Teachers take a stand

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Carroll County teachers dress in black to bring education issues to light.

By Christopher Brooke, Reporter



HILLSVILLE — It’s a black day in Virginia when education is under attack, and some Carroll County teachers protested by donning dark colors on Feb. 17.
They showed their concerns over the General Assembly’s push to slash education funding, to limit teacher contracts to a year, to cut retirement benefits.
A good percentage of teachers at Gladeville Elementary participated and reports came in from organizer, the Virginia Education Association, of thousands of protestors from around the state.
Pat Hawks, fifth grade teacher at Gladeville, dressed in black from head-to-toe, including her jewelry and accessories.
“I’m showing my support and solidarity for my colleagues and expressing my concern over the cutting of funds for education.
“We hope this, along with other things, will come to the attention or our representatives,” she added. “I believe they will take note of it and do what they can to remedy the situation.”
Robyn Roper, also at Gladeville, noted that Carroll Public Schools is the largest employer in the county.
If the school system has to cut as many 40 positions because of budget shortfalls, that economic hardship will extend into the community, as fewer people will be able to afford to frequent local business.
“I am protesting because I want the legislators to give the teachers fair treatment,” said Christine Brown, a first grade teacher at Gladeville. “I would like for class sizes to remain small enough for the students to be able to learn successfully.”
Keith Hommema, educator and president of the Carroll Education Association, took the opportunity of the first budget public hearing before the school board on Feb. 14 to air these concerns.
This assault on education translates into an assault on teachers, as well, a fellow teacher expressed to Hommema.
“It seems everyone today is targeting the education institution, trying to discredit the wonderful, dedicated individuals who labor every day to encourage every child to reach their full potential,” Hommema told the school board.
In order to show their distaste for these proposals, Hommema encouraged teachers to wear black to school on Friday to protest the lack of respect for teachers by elected officials.
Educators believe that bills before the General Assembly regarding contracts for teachers and principals single these public employees out as the only group “denied a fair dismissal process,” he said. Permanent funding reductions of $1.4 billion for each two year budget cycle has pushed localities into cutting jobs and killing programs.
The budget reductions have also had a negative impact on class sizes, Hommema added. “Virginia used to be third in the nation in small class sizes. Due to underfunding, we’re now 41st. Students are losing out.”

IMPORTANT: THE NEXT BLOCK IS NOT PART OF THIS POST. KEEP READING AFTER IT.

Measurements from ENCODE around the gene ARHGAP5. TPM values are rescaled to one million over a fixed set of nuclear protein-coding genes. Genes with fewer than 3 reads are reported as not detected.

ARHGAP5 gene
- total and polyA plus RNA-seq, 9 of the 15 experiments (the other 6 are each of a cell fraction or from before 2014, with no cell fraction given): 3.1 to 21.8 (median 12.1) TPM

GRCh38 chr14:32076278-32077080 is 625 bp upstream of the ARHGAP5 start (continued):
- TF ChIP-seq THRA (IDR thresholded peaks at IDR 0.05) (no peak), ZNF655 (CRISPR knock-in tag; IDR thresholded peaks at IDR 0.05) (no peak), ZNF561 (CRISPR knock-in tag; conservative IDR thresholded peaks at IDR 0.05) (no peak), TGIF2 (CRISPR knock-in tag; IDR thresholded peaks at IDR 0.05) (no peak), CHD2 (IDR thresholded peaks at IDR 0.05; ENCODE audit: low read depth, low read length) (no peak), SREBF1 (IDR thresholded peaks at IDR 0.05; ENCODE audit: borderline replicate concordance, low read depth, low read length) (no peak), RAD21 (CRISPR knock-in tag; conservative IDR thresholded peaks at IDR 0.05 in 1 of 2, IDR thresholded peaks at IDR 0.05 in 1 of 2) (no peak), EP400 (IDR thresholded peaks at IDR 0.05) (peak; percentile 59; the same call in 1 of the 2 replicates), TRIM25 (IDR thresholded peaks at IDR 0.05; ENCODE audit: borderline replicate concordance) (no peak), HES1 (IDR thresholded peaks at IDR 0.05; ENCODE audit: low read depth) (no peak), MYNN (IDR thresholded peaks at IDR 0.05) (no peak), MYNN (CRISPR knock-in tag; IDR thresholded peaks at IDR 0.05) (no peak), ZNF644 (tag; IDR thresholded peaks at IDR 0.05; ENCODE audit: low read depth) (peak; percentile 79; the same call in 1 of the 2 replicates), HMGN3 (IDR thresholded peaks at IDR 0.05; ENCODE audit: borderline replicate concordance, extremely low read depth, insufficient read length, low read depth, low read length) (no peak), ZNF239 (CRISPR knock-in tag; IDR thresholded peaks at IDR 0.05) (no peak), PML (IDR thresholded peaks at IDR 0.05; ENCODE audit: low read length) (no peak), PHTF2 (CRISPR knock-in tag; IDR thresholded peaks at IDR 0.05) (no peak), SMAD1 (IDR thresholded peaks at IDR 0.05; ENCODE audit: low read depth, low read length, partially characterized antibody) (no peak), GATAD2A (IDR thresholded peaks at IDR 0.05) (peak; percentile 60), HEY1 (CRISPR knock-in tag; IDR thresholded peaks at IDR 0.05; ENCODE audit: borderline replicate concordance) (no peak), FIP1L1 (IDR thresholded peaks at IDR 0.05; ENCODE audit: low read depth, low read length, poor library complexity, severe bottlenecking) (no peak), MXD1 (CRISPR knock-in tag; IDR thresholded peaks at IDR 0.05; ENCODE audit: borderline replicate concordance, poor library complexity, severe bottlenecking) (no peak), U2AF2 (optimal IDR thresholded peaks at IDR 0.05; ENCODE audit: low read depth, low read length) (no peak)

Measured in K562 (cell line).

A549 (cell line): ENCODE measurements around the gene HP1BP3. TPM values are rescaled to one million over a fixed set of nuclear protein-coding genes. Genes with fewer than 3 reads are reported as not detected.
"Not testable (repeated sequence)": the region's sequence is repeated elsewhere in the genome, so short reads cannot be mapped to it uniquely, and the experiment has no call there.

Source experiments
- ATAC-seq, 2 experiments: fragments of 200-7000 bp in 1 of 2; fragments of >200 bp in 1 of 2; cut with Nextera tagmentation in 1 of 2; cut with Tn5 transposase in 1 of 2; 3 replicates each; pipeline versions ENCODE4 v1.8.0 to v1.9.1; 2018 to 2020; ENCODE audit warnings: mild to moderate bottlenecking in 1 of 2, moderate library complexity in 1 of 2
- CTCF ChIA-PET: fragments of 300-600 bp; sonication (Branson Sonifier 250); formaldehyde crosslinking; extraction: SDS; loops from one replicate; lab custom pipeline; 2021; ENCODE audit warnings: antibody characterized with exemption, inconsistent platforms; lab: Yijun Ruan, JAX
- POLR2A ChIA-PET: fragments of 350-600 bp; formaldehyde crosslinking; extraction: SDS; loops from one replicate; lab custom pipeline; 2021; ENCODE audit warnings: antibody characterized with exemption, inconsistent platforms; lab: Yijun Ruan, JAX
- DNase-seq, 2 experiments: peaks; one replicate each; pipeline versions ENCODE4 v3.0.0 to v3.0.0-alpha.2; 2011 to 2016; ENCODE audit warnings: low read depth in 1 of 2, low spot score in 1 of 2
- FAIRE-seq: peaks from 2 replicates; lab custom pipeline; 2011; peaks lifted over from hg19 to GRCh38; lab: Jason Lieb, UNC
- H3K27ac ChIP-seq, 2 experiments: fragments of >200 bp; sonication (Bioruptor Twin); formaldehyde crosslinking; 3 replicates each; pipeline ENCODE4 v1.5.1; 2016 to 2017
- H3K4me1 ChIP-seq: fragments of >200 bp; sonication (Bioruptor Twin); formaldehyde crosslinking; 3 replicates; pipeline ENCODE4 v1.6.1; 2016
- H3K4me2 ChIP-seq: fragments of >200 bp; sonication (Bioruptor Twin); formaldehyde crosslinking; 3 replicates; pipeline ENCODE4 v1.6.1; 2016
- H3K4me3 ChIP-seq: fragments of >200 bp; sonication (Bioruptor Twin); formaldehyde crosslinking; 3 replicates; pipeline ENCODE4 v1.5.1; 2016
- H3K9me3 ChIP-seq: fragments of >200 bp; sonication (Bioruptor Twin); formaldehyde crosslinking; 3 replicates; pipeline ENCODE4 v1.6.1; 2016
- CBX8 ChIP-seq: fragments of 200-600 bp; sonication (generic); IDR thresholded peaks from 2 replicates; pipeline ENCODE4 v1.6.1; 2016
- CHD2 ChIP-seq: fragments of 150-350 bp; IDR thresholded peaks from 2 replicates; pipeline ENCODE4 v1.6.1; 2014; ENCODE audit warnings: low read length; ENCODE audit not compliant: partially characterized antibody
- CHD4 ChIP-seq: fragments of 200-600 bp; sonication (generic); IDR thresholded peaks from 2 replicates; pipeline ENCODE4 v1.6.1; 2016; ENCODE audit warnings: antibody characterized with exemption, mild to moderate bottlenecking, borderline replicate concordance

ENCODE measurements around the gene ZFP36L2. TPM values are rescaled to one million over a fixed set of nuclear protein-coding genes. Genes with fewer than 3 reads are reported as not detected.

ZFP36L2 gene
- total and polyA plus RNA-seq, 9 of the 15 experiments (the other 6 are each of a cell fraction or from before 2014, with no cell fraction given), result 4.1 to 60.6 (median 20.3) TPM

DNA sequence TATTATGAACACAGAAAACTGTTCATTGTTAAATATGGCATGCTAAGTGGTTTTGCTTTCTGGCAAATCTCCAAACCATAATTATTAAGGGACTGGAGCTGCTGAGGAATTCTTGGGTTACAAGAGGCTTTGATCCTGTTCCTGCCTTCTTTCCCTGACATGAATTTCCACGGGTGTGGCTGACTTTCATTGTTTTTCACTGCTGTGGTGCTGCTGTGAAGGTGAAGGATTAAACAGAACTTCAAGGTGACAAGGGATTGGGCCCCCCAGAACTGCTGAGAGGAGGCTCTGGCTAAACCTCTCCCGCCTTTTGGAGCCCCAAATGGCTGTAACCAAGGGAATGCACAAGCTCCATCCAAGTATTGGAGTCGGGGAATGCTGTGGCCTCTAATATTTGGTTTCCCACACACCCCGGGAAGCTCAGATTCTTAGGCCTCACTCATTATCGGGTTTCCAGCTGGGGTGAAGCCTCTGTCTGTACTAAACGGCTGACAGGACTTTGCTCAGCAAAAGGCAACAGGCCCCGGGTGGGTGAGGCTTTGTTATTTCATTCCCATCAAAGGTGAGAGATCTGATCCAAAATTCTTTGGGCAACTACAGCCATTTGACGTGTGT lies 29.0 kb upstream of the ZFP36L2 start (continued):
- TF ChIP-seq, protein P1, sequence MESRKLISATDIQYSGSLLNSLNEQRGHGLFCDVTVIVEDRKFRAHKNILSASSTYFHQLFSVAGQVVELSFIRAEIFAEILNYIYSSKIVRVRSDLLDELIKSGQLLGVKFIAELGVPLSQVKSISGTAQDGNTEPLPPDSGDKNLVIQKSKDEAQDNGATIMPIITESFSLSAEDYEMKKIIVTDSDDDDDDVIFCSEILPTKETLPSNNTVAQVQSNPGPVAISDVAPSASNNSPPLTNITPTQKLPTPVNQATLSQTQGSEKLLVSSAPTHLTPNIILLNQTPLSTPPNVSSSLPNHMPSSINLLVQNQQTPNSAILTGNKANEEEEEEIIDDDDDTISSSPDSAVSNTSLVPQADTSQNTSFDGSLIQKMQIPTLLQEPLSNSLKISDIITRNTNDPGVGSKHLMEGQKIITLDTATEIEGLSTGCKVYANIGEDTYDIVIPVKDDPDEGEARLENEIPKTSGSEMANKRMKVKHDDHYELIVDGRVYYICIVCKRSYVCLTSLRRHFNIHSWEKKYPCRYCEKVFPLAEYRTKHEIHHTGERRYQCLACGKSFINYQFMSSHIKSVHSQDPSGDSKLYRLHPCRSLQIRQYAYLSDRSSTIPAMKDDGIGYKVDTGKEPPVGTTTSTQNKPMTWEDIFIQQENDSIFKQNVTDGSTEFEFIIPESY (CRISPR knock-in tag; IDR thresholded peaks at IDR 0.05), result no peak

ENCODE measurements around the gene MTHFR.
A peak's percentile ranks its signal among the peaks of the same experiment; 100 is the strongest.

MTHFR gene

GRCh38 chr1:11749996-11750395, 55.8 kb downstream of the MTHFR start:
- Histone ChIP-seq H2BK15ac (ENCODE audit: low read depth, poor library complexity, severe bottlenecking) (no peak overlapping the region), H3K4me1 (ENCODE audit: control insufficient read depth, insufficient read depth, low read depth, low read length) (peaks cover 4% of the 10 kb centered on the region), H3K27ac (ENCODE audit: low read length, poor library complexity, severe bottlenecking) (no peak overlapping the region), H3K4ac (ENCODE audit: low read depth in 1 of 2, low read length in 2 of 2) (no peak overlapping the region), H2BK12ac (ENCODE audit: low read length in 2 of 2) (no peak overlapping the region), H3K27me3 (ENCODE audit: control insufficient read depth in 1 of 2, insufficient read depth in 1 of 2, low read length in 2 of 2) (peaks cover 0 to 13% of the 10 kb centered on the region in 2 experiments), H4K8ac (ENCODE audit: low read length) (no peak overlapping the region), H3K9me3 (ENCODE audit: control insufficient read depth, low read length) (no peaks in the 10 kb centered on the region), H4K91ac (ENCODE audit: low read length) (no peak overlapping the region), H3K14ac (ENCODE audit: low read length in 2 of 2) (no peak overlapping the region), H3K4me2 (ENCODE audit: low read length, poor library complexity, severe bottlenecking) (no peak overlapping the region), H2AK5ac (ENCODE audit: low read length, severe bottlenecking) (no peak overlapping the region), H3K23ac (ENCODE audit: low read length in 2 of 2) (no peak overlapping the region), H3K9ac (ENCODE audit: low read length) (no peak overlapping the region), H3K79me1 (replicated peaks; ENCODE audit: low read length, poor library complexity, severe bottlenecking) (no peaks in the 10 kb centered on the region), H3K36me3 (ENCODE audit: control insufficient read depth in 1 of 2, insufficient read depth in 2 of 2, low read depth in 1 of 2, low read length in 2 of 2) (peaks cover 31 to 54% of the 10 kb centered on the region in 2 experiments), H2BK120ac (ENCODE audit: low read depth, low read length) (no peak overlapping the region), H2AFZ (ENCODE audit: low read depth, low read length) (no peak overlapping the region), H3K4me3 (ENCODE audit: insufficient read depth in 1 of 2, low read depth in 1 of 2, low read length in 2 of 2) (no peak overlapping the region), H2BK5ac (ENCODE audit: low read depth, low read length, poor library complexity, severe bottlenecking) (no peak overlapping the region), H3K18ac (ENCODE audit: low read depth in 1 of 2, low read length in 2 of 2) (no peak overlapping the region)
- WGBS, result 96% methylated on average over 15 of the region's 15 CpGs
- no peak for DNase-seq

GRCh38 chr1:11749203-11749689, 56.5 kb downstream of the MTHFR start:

Virginia, though the seventh most-prosperous state in terms of per capita personal income, now ranks 35th in funding for education.
Repercussions on the local level could mean job losses and larger class sizes, Hommema indicated.
“I have heard this board comment about concern for the safety of the students — concerns about a campus-style high school, as well as concern for the large number of students that will be required to be in the high school cafeteria at one time if the cafeteria expansion is not financed,” he read from a prepared statement.  
“We shall experience the same student concerns if larger class sizes are mandated due to financial cuts,” he continued.  “Not only safety concerns, but the inability to provide the personal attention each child requires.”
School board members have talked at length about upkeep for facility infrastructure, but Hommema reminded them that teachers are “the infrastructure of education.”
Hommema invited teachers dressed in black to the school board meeting. Some of them graded papers as they sat through 2.5 hours of discussion in open session.
These same teachers would probably be grading papers at home, because they don’t just clock out at the end of the day, but work when they could be spending time with their family, he said.
“The sacrifice of time and the expenditure of personal funds is a normal occurrence in the life of educators,” Hommema said. “These issues are not normally seen by the average person.”
Most people expect a critical shortage of funds for public schools next year. A raise would still be nice.
“A raise these employees deserve, a raise that would tell them they are recognized for what they do,” Hommema said. “But a raise at the expense of others losing their jobs is not acceptable.”
Educators ask that the Carroll School Board protect the jobs of its employees, maintain the current rates for health insurance and continue to support contributions to the Virginia Retirement System on behalf of employees.
Being the largest employer in the county is both a blessing and a curse, Hommema said. It’s a blessing because there are an appropriate number of employees to meet the needs of students. It’s a curse because the schools use a significant portion of the county’s budget.
Educators are not seeking a huge raise, Hommema concluded, just continuing support for the quality staff.
“All we ask is that in the budget process, regardless of the bottom line, we remember that it is the employees of Carroll County Public Schools who continue to do the quality job we do, which has resulted in the Carroll County Public Schools being recognized as a quality division,” he said. “A division that has produced Blue Ribbon schools, has been instrumental in pioneering the virtual school, has been granted permission to begin the STEM academy.
“Because, at the end of the day, Carroll County Public School employees demonstrate that education is more than a budget item  — it is about people.”